“There is an art to science,” said Isaac Asimov, “And a science in art; the two aren’t enemies, but different aspects of the whole.” This has been borne out in theatre in Bengaluru. This year, Gautam Raja’s The Vaidya’s Oath, on antimicrobial resistance, and Nilanjan Choudhury’s The Square Root of a Sonnet, on the life of Chandrasekhar Subrahmanyan, who discovered black holes, were staged to acclaim. Previously, too, plays such as Sundar Sarukkai’s Hardy’s Apology and Michael Frayn’s Copenhagen, directed by Prakash Belawadi, were landmark productions.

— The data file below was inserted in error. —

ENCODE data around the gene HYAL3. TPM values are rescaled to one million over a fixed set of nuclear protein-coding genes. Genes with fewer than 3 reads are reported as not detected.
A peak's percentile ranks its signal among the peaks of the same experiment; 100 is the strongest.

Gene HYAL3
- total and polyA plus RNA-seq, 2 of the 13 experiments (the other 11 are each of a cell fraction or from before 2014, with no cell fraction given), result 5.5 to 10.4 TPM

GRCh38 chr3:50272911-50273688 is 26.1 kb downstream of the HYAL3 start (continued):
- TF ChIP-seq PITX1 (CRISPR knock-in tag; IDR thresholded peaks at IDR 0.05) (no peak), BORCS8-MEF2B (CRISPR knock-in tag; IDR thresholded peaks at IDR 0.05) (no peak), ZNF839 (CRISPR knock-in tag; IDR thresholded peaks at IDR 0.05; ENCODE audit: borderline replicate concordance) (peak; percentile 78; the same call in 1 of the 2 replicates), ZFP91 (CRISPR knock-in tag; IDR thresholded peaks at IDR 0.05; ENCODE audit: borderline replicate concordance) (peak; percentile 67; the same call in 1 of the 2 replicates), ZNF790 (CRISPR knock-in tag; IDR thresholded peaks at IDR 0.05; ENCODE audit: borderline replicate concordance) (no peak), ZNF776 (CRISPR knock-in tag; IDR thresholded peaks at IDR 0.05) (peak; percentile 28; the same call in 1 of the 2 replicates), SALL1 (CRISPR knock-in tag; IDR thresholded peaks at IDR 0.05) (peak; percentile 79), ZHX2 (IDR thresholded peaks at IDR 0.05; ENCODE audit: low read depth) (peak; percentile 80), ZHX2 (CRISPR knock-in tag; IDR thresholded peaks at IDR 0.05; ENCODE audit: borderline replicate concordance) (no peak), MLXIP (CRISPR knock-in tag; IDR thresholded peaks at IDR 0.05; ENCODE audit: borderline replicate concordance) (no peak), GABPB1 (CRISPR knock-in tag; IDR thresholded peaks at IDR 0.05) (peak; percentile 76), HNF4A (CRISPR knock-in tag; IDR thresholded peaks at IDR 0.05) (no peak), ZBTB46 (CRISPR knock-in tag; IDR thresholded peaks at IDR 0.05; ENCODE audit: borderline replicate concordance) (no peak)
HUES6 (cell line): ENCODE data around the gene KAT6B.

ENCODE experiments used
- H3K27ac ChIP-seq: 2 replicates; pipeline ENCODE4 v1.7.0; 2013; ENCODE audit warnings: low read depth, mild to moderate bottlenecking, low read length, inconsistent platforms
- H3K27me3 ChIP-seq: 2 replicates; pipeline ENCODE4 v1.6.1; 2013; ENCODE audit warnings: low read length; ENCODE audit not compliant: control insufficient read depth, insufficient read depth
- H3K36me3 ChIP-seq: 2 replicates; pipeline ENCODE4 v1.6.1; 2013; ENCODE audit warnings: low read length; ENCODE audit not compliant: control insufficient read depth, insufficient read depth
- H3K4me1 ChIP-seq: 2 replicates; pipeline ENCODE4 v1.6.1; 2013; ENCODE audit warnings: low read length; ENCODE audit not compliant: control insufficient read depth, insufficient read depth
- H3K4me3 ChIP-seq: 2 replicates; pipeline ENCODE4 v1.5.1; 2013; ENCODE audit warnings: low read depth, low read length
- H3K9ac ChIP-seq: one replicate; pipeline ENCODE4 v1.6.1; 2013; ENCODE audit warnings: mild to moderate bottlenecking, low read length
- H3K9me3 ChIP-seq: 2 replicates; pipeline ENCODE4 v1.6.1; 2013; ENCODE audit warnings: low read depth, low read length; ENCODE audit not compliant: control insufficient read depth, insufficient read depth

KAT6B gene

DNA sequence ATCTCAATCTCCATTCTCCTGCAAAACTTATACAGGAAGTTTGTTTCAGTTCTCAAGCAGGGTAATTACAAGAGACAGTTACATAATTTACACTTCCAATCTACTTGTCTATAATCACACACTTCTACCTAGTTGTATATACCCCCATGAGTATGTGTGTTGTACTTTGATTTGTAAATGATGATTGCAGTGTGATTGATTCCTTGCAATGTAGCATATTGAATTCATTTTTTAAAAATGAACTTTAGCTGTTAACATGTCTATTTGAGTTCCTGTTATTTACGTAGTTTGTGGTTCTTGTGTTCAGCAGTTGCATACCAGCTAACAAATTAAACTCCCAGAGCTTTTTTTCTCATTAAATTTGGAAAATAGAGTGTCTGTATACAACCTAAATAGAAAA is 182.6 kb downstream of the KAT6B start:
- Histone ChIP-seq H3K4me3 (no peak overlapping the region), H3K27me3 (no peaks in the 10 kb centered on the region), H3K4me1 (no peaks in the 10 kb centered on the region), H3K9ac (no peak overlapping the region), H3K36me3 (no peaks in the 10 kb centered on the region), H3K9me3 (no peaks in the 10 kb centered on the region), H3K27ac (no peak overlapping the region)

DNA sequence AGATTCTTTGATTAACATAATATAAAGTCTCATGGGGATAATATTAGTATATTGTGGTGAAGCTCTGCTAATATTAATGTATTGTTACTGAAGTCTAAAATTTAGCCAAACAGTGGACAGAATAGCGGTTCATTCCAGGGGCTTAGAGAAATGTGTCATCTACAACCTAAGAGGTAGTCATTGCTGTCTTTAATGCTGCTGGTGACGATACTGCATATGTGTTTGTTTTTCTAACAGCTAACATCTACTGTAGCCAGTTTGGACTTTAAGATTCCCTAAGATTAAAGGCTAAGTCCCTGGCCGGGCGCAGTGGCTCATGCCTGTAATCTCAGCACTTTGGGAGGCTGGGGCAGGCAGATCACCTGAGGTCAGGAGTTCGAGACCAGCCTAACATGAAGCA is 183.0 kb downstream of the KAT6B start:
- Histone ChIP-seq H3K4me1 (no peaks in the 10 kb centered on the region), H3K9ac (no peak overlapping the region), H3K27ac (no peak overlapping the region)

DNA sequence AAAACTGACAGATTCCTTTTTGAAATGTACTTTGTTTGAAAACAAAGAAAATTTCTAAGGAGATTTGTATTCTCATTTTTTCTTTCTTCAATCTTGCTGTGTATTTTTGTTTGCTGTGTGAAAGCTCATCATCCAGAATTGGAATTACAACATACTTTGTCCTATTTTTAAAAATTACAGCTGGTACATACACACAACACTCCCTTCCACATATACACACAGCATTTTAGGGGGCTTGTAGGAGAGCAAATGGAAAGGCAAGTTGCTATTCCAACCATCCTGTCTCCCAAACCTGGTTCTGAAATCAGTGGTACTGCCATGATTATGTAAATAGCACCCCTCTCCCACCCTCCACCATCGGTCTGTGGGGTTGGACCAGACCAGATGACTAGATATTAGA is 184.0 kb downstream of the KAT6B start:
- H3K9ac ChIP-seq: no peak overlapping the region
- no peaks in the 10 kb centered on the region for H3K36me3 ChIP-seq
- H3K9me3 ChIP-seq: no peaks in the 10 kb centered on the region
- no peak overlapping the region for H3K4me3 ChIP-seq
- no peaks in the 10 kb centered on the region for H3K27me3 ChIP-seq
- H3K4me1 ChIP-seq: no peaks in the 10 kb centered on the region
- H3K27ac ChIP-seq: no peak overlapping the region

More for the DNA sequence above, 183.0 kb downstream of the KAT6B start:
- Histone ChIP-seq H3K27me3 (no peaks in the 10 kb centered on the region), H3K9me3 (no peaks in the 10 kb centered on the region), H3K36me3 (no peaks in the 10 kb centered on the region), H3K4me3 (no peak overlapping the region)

The success of plays based on science in Bengaluru could perhaps be attributed to the city being the IT hub and being home to premier scientific institutes.
But writing and directing a science play is challenging. Nilanjan says, “Marrying high science and storytelling in two hours without dumbing down takes a lot of effort. These are plays where the audience has to work as hard as the actors and the director.”